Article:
Sandcat: a powerful but free security and developer-oriented browser
If you’d like more information on the low-level details of how a particular web page works – for security or web development reasons, say – then the usual route is find and install a few extensions. Firefox alone has more than 1,000 addons in its Web Development section which could prove very useful.
But if researching all of those seems too much like hard work, you might prefer to simply download the free Sandcat 3.0, a penetration-oriented browser with plenty of advanced functionality already built it.
Despite its specialist nature, Sandcast is supremely easy to use. It’s portable, and based on Chromium, so you’ll be up and running in seconds: unzip and launch the browser, enter a URL and you’re off.
When you need to know more about your current page, though, clicking the tabs at the bottom of the program window can help. You’re able to view the page source code, for instance, and your HTTP headers (sent and received). There’s also a list of page objects, and clicking any of these displays them in a preview pane, allowing you to (for instance) view whatever scripts might be included.
This is just the start, though. The browser also includes extensions to display HTTP headers as they’re sent and received in real time. You can view cookies associated with the current page, or change the Sandcat user agent to identify you as Chrome, Firefox, IE, Safari, Opera or anything else you like.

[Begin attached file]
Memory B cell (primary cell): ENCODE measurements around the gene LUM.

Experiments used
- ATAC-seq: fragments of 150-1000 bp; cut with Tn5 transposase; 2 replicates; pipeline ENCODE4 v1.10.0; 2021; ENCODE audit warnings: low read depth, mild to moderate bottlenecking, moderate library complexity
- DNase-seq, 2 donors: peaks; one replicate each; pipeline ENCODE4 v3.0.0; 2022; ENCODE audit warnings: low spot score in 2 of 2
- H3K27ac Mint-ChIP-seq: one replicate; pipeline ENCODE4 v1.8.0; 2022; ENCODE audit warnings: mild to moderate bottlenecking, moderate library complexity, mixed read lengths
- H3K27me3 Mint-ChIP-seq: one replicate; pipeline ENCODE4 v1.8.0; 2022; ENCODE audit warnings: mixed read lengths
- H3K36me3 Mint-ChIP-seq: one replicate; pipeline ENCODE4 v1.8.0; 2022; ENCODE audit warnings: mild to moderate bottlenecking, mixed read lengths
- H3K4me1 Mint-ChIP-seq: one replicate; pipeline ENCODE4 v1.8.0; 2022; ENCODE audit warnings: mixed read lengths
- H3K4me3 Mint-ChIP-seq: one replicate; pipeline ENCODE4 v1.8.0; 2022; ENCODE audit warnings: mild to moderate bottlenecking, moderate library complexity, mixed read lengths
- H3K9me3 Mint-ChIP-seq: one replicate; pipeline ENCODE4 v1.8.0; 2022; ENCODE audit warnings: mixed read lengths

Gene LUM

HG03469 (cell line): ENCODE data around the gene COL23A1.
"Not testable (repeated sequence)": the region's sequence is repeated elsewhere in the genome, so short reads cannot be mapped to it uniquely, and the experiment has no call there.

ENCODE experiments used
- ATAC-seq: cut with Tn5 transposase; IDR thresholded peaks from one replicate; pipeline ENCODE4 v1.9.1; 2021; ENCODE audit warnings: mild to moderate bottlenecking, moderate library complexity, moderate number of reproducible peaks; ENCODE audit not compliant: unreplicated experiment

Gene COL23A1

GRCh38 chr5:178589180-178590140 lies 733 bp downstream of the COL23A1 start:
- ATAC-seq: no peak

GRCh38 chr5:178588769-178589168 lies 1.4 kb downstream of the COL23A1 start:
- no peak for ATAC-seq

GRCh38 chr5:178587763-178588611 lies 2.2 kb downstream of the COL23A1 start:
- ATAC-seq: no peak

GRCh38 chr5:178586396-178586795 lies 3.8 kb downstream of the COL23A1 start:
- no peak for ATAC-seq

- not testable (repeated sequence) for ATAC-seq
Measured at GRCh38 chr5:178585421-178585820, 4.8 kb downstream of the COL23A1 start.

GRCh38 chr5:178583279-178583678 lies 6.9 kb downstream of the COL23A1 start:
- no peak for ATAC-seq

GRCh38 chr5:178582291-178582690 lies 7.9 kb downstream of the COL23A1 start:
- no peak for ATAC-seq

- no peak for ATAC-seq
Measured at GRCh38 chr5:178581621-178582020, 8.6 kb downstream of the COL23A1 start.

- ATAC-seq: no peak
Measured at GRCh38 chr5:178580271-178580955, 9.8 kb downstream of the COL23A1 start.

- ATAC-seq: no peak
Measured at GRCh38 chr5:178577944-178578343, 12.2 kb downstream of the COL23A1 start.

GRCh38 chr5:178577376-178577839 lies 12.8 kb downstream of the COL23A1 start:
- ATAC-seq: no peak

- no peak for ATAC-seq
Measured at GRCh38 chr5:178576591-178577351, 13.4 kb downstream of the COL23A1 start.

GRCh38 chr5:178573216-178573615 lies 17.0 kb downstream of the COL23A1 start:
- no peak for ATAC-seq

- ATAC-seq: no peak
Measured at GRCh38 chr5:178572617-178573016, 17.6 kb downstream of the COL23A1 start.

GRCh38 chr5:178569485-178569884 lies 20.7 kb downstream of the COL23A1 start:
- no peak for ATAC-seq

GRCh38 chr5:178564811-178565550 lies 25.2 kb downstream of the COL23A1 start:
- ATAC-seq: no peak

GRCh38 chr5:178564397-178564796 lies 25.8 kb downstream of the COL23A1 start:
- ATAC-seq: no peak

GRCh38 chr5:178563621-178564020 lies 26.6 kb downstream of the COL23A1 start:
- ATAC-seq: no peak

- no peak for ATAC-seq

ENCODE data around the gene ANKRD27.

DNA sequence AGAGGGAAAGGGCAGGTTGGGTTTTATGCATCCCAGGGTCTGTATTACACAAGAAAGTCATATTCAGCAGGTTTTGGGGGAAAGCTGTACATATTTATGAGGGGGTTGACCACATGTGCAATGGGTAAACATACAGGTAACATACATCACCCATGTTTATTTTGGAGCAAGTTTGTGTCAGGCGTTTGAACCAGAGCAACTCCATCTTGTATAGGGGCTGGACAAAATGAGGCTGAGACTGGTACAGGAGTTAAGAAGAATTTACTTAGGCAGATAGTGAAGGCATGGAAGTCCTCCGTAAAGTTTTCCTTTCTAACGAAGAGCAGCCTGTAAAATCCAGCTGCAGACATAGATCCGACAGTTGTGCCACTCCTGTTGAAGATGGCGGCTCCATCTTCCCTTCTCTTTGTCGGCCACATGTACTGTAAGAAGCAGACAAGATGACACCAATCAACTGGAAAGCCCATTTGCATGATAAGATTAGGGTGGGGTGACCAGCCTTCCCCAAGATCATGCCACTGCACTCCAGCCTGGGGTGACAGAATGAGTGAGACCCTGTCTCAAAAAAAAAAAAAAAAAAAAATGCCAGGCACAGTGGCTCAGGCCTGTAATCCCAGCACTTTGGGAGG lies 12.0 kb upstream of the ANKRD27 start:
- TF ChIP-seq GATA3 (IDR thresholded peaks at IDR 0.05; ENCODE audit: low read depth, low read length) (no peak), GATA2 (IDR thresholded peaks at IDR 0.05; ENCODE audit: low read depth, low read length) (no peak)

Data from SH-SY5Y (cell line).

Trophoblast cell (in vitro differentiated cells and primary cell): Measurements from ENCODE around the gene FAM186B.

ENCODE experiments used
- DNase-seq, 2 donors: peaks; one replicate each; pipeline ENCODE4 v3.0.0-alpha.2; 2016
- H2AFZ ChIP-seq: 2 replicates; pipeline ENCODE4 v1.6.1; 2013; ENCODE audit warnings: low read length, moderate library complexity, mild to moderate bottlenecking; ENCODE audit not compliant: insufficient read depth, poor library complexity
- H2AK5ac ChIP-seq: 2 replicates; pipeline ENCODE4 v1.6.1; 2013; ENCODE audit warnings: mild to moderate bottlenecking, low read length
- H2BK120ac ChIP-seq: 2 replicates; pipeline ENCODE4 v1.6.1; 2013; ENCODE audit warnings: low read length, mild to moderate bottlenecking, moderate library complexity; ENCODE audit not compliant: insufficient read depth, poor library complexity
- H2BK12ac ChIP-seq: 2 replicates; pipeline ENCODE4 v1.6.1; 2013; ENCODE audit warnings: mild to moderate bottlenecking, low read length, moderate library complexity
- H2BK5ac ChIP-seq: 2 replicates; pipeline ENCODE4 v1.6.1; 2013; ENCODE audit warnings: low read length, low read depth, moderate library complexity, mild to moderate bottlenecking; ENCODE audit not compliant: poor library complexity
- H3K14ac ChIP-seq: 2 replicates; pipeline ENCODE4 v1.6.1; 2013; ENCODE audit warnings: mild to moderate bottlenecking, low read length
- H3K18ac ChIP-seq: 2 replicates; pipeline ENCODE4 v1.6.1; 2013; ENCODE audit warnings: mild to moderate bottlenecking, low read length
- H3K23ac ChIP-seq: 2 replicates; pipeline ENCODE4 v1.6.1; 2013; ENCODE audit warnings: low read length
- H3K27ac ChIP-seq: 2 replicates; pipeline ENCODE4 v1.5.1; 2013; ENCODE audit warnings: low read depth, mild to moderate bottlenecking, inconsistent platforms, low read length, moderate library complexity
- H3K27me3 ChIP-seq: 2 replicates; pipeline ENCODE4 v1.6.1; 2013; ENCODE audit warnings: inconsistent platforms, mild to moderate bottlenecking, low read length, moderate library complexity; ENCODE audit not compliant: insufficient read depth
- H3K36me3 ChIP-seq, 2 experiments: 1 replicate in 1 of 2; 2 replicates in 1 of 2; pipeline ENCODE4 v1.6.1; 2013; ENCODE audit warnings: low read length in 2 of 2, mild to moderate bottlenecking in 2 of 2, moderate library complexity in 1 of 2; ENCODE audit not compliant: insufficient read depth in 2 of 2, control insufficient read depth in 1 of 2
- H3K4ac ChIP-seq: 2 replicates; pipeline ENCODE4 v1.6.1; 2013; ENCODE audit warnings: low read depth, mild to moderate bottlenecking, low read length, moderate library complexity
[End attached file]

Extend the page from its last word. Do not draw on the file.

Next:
Tor integration should in theory allow you to browse anonymously in a couple of clicks. (This didn’t work for us – Sandcat crashed, instead – but version 3.0 is currently a beta, so maybe you’ll be luckier.)
And elsewhere you get a stack of developer tools, which give you an in-depth view of every page component and detailed reports on how they affect performance.
And of course there are all the features more oriented to penetration testing, which is why Sandcat exists in the first place. So you can load and run custom scripts, for instance, there’s a request editor, a fuzzer extension, CGI scanner scripts, encoding and decoding tools, and more.
None of this functionality gets in the way, though. So if you’ll use everything Sandcat has to offer, great; but if you only want easier access to one or two of its advanced features, don’t worry – you’ll be able to do so, it’s all very easy to use: there’s something here for every level of user.